A letter from sixty major public figures, including seven former presidents, twelve Nobel Prize winners and six British MPs, has asked Prime Minister David Cameron and the UK government to consider legalizing drugs, citing that the “global war on drugs has failed”.

The illegal drug industry -- with annual revenues of £285 billion ($458 billion), making it the third most lucrative enterprise in the world, after food and oil – should be legalized so the business can be regulated and removed from the control of criminal gangs.
The letter also states that legalizing drugs would serve to decriminalize the world’s quarter-of-a-billion drug addicts.

The missive warns that such changes are desperately and immediately needed because the “use of the major controlled drugs has risen, and supply is cheaper, purer and more available than ever before.”

The letter was coordinated by the Beckley Foundation, a charity that seeks drug policy reform,

The group is also urging that governments and courts treat drug addiction as a “medical” problem, instead of a criminal violation.

“We must seriously consider shifting resources away from criminalizing tens of millions of otherwise law abiding citizens, and move towards an approach based on health, harm-reduction, cost-effectiveness and respect for human rights,” the letter states.

The letter adds: “Corruption amongst law-enforcers and politicians, especially in producer and transit countries, has spread as never before, endangering democracy and civil society.”

The signatories include, among others, former chief drugs advisor Professor David Nutt; billionaire businessman Sir Richard Branson, historian Niall Ferguson and philosopher A C Grayling.

In fact, in 2009, Nutt was forced to resign from his government post after claiming that alcohol is more dangerous than the designer drug Ecstasy.

According to the British newspaper The Daily Telegraph, Cameron has in the past shown some sympathy with the campaign to legalize drugs. In 2002, he asked the-then Labour government “not to return to retribution and war on drugs”, adding “that has been tried and we all know that it does not work.”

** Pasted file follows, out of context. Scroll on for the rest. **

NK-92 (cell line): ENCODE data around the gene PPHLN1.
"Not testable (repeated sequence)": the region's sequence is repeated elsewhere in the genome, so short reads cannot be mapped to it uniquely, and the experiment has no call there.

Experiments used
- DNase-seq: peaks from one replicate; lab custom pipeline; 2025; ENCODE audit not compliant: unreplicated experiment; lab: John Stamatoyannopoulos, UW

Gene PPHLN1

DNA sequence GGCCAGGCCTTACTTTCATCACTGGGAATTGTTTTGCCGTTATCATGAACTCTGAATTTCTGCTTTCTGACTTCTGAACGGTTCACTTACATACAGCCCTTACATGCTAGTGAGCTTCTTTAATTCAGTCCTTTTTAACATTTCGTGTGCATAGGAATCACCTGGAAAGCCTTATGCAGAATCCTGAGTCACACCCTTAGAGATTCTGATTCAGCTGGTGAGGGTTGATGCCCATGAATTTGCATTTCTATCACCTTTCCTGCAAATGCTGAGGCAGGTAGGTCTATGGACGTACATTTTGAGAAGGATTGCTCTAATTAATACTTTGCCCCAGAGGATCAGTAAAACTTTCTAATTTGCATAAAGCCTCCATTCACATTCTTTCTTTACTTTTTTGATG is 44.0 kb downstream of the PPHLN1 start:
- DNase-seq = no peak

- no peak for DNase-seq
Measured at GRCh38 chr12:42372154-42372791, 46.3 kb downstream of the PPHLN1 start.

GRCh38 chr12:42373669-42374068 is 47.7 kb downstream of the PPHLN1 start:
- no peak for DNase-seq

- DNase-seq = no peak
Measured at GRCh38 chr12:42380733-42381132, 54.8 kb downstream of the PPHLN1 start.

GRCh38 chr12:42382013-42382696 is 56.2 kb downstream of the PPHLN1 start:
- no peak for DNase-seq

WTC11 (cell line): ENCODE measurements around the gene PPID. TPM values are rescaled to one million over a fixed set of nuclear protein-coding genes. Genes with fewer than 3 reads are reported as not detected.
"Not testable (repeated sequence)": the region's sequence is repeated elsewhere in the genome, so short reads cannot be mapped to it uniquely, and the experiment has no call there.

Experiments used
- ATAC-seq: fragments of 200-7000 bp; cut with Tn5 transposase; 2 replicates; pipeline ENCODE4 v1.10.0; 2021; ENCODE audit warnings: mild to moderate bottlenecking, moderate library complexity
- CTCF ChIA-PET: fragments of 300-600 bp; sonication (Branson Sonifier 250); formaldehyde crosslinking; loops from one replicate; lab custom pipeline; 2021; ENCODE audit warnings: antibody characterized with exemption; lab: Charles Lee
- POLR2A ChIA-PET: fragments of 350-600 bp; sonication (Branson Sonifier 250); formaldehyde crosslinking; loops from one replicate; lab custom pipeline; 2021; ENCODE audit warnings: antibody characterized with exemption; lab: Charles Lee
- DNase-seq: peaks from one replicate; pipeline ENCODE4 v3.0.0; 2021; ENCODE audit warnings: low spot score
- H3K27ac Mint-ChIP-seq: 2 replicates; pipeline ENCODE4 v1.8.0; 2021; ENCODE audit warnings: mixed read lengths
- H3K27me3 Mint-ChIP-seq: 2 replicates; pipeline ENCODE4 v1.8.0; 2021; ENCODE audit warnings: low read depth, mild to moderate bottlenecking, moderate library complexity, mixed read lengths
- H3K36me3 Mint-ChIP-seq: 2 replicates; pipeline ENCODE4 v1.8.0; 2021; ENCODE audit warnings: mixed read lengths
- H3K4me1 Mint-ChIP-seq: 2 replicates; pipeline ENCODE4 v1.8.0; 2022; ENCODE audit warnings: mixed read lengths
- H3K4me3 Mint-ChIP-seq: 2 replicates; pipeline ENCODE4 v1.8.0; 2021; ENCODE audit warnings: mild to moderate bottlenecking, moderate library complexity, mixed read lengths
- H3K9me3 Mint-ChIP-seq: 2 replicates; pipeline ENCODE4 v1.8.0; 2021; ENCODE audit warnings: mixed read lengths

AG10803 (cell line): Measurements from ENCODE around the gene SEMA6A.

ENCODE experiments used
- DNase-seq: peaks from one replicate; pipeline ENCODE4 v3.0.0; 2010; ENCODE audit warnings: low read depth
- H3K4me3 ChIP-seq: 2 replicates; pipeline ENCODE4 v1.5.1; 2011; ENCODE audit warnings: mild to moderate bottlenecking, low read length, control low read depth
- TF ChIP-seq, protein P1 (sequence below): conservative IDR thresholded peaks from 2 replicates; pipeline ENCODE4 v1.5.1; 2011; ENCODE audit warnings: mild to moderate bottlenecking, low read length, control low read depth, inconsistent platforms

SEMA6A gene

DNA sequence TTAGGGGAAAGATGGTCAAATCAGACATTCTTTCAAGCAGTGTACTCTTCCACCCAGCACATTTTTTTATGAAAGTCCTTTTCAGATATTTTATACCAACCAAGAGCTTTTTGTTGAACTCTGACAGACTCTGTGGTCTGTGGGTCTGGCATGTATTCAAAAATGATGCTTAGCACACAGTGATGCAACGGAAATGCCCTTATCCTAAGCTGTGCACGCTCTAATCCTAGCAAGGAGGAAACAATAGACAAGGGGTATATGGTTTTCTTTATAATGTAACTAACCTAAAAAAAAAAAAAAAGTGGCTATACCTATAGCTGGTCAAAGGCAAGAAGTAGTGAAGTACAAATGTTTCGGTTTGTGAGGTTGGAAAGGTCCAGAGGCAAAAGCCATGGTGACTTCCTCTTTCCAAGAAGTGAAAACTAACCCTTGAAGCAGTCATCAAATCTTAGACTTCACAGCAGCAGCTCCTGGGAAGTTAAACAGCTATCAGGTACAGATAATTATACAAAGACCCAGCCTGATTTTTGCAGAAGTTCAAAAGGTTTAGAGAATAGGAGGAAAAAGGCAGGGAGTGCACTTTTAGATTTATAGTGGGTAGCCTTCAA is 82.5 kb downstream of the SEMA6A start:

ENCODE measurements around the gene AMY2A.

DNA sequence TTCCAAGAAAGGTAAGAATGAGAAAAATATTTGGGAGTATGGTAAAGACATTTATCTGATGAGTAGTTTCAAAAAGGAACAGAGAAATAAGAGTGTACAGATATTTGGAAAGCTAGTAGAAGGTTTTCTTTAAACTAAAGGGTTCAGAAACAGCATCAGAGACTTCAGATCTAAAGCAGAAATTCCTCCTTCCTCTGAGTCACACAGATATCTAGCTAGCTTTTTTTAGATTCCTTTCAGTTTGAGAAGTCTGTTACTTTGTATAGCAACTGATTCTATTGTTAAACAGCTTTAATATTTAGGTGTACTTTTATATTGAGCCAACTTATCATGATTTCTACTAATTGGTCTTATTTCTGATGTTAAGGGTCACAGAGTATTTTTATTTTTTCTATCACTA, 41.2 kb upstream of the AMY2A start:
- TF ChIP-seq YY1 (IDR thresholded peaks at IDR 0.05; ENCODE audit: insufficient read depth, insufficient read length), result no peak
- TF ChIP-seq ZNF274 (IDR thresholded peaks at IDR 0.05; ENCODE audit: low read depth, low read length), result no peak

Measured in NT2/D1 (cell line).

Amanda Feilding, the Countess of Wemyss and March, is a prominent advocate of drugs legalization in the UK.

“I think the Prime Minister has probably got the economy on his mind and not reforming drugs policy. But one must have a wake-up call that we must begin a global debate on how we minimize the harm from drugs,” she told the Telegraph.

Another leading British promoter of drugs legalization is none other than Baroness Eliza Manningham-Buller, the former chief of MI5, the UK internal security service.

Another advocate, Baroness Molly Christine Meacher, chairwoman of the All Parliamentary Group on Drug Policy Reform, told reporters: I think we need to look to the evidence. We have evidence from a lot of different countries about what works rather better than what we do in the UK. The Czech Republic and Portugal have decriminalized possession and use of small quantities of drugs. They have lower levels of problem drug use, lower levels of use of these drugs among young people, lower cocaine use, lower heroin use.”

Meacher added: It's fairly clear that you do quite well if you have decriminalization, so that's one of the policies we think needs to be looked at. We hope it will be a commission set up by David Cameron, our Prime Minister. This should be a cross-party commission in our view because we need to take the politics out of this and start looking at the evidence in a sensible way.